Today, we celebrate World Day of Communications. There is a story of a United Nations high official visiting India and was observing the transport system. He had just visited Singapore and was pretty impressed with our transport system. As he was standing on the platform of a train station, a train pulled in. He looked at his watch and it was 8.47 in the morning. He was utterly surprised because amidst the chaos, the train was arriving exactly at 8.47 am; on the dot; even more impressive than Singapore! So, he remarked to the Indian Minister of Transport, Sir, I am very impressed . . .your trains are so punctual! Sheepishly, the minister remarked, “Sir, actually, this train was supposed to arrive yesterday!”
As we celebrate World Day of Communications, we are aware, more so in a first world country like Singapore, that today, we live in a secular society where efficiency and effectiveness; and time management is an essential part of our daily living . . . because we are all so busy and we all live such a hectic life.
The world wide web of the internet world has changed not only the way we communicate with one another, but also our ways of thinking, behaving and lifestyles. We are no longer limited by distances; boundaries are blurred; at a click on the computer, using skype, we are able to speak face to face with another person thousands of miles away.
Five hundred years ago, when St Francis Xavier and St Ignatius of Loyola communicated with each other, their letters would take 1 ½ years to reach each other . . . So, when St Francis Xavier received letters from St Ignatius and his Jesuit companions, he would read them over and over again, reflect on what was written, ponder on the times they were together, and eventually he would even tear out the signatures of his companions and placed them in a pendant that he carried with him . . . reminding him of them their friendship . . . and how their intimacy are bound by their love for God, and as companions of Christ.
In contrast, today, our computer screens are so swamped by emails that we have to install software programmes to sieve out junk mails and detect heckers that have hidden agendas. Some are just wanting to destroy our information to upset us; others are either trying to fleece us by telling us sob stories that they are lost in some remote airports and need to borrow some money that they swear they will pay back, or still others would congratulate us for being the sole lucky winner of $250,000 or proposing that we help them transfer some $25m out of their country, and for our “kindness” they will reward us with 10% of the monies transferred . . . this list can go on . . . In the past, we need to be street smart, today we need to be “computer smart”; we need to learn a new way of living . . . otherwise, we may stupidly answer such emails and go to jail for money laundering . . .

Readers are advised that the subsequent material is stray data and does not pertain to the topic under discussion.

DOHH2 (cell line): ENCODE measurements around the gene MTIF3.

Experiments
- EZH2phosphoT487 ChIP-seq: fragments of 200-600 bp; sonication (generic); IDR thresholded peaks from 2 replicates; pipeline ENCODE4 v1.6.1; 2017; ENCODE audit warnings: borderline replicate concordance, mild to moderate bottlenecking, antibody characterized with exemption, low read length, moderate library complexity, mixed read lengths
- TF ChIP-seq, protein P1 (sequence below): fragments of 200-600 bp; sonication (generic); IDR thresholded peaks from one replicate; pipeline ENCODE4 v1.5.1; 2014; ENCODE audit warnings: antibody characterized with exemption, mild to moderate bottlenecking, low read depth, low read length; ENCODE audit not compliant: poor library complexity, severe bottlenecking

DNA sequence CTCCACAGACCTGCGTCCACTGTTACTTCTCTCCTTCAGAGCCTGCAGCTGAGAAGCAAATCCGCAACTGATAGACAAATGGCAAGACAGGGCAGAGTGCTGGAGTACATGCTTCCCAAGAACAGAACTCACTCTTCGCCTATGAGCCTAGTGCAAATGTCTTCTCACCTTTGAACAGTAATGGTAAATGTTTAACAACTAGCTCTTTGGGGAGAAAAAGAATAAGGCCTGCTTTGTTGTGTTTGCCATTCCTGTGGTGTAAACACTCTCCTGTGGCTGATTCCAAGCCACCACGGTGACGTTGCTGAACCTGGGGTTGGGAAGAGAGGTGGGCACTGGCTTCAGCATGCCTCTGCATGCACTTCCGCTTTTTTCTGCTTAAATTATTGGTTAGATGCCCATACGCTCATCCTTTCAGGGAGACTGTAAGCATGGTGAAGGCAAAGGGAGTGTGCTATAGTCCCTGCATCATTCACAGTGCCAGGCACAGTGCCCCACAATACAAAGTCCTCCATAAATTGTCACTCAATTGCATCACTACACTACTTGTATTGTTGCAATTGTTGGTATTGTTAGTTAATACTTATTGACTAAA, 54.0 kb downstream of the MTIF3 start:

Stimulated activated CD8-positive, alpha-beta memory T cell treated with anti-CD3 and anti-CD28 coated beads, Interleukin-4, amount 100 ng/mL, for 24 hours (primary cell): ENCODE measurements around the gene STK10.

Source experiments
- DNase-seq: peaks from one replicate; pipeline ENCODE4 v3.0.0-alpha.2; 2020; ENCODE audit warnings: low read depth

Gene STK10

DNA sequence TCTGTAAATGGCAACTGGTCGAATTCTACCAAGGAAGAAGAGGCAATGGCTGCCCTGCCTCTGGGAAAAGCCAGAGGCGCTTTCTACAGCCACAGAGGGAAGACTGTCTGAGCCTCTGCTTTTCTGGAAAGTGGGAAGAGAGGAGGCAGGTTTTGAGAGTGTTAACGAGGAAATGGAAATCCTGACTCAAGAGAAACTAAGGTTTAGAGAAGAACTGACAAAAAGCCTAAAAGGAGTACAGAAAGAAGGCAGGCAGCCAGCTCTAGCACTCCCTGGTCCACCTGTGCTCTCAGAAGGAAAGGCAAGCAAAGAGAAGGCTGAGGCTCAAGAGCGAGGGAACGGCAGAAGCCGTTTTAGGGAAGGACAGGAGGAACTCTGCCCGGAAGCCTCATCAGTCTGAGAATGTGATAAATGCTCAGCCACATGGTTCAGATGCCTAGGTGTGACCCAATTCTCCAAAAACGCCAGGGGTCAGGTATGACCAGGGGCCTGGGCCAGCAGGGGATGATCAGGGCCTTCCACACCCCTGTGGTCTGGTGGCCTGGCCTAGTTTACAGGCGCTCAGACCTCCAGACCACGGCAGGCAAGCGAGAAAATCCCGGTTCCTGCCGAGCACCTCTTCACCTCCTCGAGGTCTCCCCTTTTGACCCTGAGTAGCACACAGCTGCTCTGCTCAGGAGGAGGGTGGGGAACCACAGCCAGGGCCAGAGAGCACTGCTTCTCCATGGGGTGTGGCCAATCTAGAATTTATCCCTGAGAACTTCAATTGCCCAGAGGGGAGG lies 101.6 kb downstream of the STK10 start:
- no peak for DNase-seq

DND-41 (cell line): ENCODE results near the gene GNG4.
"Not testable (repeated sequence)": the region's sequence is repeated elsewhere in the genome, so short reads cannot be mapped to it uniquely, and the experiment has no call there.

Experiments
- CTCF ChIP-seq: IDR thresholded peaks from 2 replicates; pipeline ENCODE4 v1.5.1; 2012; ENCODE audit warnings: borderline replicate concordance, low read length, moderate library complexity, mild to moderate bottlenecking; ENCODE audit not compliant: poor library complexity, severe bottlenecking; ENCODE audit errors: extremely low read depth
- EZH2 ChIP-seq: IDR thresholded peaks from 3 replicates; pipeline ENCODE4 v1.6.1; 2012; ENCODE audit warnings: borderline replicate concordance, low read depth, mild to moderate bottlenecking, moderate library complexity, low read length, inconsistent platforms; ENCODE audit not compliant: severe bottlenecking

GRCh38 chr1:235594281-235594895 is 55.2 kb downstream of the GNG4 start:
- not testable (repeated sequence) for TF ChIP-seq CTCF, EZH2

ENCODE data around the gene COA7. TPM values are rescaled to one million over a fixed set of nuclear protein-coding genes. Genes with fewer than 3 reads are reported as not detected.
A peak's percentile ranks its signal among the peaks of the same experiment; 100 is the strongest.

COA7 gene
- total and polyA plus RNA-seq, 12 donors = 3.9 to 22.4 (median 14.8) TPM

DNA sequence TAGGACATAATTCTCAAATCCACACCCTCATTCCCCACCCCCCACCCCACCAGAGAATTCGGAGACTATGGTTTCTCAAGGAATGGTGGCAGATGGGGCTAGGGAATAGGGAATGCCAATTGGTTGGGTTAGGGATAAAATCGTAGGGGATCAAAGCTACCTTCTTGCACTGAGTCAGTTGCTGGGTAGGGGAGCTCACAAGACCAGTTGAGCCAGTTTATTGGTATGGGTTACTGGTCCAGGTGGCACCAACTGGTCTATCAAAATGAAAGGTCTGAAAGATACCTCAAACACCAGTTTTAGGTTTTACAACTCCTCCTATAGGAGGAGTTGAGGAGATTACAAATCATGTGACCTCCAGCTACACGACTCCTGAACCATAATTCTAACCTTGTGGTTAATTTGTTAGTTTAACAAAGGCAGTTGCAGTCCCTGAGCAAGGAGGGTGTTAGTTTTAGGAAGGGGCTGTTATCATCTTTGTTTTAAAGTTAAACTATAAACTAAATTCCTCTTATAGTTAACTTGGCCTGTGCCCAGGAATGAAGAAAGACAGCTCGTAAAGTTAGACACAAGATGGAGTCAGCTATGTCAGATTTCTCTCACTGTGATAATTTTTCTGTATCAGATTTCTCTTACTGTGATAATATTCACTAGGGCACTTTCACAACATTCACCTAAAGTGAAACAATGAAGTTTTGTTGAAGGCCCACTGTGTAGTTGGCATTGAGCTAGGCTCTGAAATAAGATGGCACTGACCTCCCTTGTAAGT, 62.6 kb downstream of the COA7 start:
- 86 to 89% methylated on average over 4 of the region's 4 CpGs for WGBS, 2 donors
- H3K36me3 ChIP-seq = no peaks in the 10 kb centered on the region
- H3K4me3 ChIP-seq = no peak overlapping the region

Oh by the way, some years ago, there were some 15 Jesuits from different countries here for a Treasurers’ meeting. At dinner, one Jesuit remarked, “You know, I forgot to take out the $20 dollar bill that I had in my pocket when I put my pants in the washing machine . . . thank goodness, it can still be used. Another Jesuit immediately remarked, “What you have done is illegal . . . don’t you know that it is money laundering?!” (Good that are laughing because the social media world can rob us of such simplicities and joys of life.)
My brothers and sisters in Christ, our IT world has not only made us more effective and efficient; our IT world of internet and the unending release of the latest model of gadgets have changed our lifestyles, thinking and even moods. We are so globally in intricately connected that we have created expectations of instant replies from one another.
If we are not careful, such expectations can make us impatient with one another; we become creatures that need instant gratifications: waiting for 20 minutes at bus stops becomes intolerable; so we complain to the government; no personal response from the Parish office after two calls become unacceptable; so we complain to the Parish Priest; not having a facebook or twitter or “what’s app” account (like me), is weird! So, we are tempted to complain to the archbishop!